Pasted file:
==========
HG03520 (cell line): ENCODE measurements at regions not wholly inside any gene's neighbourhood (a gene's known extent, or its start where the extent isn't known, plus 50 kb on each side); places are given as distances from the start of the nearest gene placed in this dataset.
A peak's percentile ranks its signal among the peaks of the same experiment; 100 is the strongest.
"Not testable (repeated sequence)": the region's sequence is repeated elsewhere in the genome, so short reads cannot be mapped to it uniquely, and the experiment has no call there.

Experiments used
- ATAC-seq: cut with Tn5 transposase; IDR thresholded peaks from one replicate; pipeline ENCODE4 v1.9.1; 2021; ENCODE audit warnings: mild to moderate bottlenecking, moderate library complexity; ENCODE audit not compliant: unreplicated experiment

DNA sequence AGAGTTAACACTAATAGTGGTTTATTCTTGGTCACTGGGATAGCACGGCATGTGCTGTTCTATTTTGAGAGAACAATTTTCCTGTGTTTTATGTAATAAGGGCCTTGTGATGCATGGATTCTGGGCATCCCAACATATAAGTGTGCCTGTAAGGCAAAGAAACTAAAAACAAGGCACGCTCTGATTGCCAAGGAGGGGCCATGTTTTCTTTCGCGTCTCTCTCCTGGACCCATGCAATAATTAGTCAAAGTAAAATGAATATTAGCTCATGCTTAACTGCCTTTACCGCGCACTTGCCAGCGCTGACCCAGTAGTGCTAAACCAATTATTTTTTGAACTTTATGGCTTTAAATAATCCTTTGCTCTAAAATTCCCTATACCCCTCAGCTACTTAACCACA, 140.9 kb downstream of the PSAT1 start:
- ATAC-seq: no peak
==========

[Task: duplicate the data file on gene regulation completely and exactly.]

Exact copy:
HG03520 (cell line): ENCODE measurements at regions not wholly inside any gene's neighbourhood (a gene's known extent, or its start where the extent isn't known, plus 50 kb on each side); places are given as distances from the start of the nearest gene placed in this dataset.
A peak's percentile ranks its signal among the peaks of the same experiment; 100 is the strongest.
"Not testable (repeated sequence)": the region's sequence is repeated elsewhere in the genome, so short reads cannot be mapped to it uniquely, and the experiment has no call there.

Experiments used
- ATAC-seq: cut with Tn5 transposase; IDR thresholded peaks from one replicate; pipeline ENCODE4 v1.9.1; 2021; ENCODE audit warnings: mild to moderate bottlenecking, moderate library complexity; ENCODE audit not compliant: unreplicated experiment

DNA sequence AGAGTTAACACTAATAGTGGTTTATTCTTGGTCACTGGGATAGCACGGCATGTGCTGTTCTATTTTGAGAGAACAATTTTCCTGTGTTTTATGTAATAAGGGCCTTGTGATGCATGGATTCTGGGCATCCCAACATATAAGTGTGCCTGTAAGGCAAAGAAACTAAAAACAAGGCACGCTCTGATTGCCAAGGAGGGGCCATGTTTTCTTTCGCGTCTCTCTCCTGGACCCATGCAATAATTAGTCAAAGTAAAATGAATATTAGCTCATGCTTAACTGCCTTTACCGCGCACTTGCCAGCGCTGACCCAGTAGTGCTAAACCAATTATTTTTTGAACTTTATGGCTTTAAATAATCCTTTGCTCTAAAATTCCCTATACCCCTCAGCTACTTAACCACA, 140.9 kb downstream of the PSAT1 start:
- ATAC-seq: no peak